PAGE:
• The standard module of Uq(sl2) and its R-matrix The 6-vertex model

    The R-matrix

    We are not ready to prove that H = Uq(sl2) is (in a suitable sense) quasitriangular. The universal R-matrix lives not in H but in a suitable completion, and its existence is a subtle matter.

    Nevertheless it is not the universal R-matrix itself, but the morphisms it induces. We will study the R-matrix for the standard module V of Uq(sl2).

    We will determine the endomorphisms of V ⊗ V , then pick out the ones that satisfy the Yang-Baxter equation.

  • The standard module of Uq(sl2) and its R-matrix The 6-vertex model

    Endomorphism of V ⊗ V

    Let x , y be the standard basis of V . Recall

    K (x) = qx , K (y) = q−1y , E(x) = 0, E(y) = x ,

    F (x) = y , F (y) = 0,

    ∆(K ) = K⊗K , ∆(E) = E⊗K +1⊗E , ∆(F ) = F⊗1+K−1⊗F .

    We consider an endomorphism τR of V ⊗ V with respect to the basis x ⊗ x , x ⊗ y , y ⊗ x and y ⊗ y . The eigenspaces of K :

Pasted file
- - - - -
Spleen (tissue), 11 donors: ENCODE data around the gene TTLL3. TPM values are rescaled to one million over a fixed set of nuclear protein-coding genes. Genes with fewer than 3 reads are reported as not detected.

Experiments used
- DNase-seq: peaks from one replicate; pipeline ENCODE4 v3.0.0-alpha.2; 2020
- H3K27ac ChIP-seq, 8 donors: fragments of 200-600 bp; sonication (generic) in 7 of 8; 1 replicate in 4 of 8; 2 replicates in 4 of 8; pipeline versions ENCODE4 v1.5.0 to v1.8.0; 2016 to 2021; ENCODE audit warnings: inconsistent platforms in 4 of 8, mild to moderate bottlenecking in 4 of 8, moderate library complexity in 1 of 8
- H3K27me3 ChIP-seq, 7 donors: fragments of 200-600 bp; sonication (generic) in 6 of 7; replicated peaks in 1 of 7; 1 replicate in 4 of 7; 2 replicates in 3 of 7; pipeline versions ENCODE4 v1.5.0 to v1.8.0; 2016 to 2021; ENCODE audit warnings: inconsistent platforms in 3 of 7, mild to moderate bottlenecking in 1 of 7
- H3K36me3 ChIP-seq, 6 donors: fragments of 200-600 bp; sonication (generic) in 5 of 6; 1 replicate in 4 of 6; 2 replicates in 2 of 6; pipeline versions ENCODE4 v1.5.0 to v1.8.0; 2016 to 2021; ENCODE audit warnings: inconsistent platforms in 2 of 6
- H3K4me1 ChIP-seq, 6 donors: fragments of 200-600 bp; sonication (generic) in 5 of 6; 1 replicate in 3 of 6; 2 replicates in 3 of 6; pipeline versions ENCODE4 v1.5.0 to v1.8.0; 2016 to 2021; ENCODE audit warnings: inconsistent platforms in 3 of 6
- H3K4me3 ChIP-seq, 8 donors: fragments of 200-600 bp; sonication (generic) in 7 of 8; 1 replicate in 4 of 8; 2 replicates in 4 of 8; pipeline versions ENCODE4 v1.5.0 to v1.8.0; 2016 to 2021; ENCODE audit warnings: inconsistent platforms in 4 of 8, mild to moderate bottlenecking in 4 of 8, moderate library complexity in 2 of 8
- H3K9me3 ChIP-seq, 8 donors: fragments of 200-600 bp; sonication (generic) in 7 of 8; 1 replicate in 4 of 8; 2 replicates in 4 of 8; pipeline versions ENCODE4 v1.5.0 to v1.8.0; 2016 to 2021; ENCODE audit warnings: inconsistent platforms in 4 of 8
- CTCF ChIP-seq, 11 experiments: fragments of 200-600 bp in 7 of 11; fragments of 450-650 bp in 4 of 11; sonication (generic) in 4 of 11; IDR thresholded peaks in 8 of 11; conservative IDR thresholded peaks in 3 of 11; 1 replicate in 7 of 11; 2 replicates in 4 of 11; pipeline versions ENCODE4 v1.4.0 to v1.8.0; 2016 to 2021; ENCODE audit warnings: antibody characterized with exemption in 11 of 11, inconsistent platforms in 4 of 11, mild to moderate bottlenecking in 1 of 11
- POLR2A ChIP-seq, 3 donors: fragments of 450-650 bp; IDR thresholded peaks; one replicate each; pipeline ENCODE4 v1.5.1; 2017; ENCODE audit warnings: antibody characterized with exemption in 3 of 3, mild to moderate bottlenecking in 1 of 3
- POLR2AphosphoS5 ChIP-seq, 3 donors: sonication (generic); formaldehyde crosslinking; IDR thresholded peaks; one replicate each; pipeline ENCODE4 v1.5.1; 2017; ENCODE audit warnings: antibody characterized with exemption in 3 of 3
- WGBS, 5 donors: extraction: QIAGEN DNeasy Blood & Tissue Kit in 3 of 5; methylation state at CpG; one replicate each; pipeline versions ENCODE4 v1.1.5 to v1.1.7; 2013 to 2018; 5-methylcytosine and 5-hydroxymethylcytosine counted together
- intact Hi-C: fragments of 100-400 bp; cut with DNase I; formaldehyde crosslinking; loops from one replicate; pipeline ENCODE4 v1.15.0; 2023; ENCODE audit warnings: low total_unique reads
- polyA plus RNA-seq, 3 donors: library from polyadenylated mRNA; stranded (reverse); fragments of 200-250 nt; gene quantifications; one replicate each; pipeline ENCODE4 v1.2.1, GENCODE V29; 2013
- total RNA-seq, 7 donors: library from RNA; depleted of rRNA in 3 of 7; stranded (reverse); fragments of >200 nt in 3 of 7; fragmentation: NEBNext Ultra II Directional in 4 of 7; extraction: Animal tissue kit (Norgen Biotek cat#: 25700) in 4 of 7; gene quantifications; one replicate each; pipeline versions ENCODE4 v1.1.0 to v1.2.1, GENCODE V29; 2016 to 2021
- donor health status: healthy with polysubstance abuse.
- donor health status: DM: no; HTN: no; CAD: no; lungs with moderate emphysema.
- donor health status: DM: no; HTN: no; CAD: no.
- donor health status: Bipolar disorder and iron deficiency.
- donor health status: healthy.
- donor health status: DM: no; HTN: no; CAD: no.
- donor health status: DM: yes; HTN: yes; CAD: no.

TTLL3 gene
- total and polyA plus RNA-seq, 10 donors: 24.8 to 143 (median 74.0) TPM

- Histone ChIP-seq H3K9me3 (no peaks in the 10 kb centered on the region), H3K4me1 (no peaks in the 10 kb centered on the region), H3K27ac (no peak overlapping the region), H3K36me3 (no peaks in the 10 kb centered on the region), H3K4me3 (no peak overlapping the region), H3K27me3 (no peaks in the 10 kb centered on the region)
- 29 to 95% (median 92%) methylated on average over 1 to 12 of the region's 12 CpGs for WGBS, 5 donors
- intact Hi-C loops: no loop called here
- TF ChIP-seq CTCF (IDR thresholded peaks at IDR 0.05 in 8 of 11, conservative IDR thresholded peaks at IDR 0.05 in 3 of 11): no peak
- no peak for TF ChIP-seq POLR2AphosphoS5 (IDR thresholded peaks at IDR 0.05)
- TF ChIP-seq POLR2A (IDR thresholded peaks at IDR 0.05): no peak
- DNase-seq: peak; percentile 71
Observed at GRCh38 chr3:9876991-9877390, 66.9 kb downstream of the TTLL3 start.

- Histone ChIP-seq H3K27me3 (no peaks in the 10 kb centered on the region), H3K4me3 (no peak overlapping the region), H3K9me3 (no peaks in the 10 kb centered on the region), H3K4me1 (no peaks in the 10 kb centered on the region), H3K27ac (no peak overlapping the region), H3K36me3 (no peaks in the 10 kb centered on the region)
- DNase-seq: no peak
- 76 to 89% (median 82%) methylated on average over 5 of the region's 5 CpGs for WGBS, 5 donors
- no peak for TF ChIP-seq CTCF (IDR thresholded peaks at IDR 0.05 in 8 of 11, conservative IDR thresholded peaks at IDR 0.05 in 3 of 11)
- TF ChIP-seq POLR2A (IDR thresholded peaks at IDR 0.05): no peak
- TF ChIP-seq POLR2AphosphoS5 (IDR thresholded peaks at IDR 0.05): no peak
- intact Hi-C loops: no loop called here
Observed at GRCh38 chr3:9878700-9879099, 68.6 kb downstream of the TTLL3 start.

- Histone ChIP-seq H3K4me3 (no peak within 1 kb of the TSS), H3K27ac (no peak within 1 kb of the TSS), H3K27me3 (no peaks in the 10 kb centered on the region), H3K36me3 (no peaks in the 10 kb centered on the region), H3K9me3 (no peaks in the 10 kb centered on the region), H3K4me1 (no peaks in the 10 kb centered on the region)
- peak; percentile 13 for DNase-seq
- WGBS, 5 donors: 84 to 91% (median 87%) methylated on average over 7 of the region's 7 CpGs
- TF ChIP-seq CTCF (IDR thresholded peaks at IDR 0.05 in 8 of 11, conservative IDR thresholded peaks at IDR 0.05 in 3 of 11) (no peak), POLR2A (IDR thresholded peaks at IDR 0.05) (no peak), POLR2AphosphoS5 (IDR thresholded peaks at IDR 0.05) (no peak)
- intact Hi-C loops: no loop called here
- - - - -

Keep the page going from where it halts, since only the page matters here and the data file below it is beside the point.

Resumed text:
eigenvalue basis q2 x ⊗ x 1 x ⊗ y , y ⊗ x

    q−2 y ⊗ y

    These must be invariant under τR.

  • The standard module of Uq(sl2) and its R-matrix The 6-vertex model

    E and F

    K (x) = qx , K (y) = q−1y , E(x) = 0, E(y) = x ,

    F (x) = y , F (y) = 0

    ∆(K ) = K⊗K , ∆(E) = E⊗K +1⊗E , ∆(F ) = F⊗1+K−1⊗F .

    E(x ⊗ x) = 0 E(x ⊗ y) = x ⊗ x E(y ⊗ x) = q(x ⊗ x) E(y ⊗ y) = q−1(x ⊗ y) + y ⊗ x

    F (x ⊗ x) = q−1x ⊗ y + y ⊗ x F (x ⊗ y) = y ⊗ y F (y ⊗ x) = q(y ⊗ y) F (y ⊗ y) = 0

    E =

     0 1 q 0 0 0 0 q−1

    0 0 0 1 0 0 0 0

     , F = 

    0 0 0 0 q−1 0 0 0 1 0 0 0 0 1 q 0

    

  • The standard module of Uq(sl2) and its R-matrix The 6-vertex model

    The R-matrix

    Since τR preserves the eigenspaces it has the form( ∗ ∗ ∗ ∗ ∗

    ) .

    Since it commutes with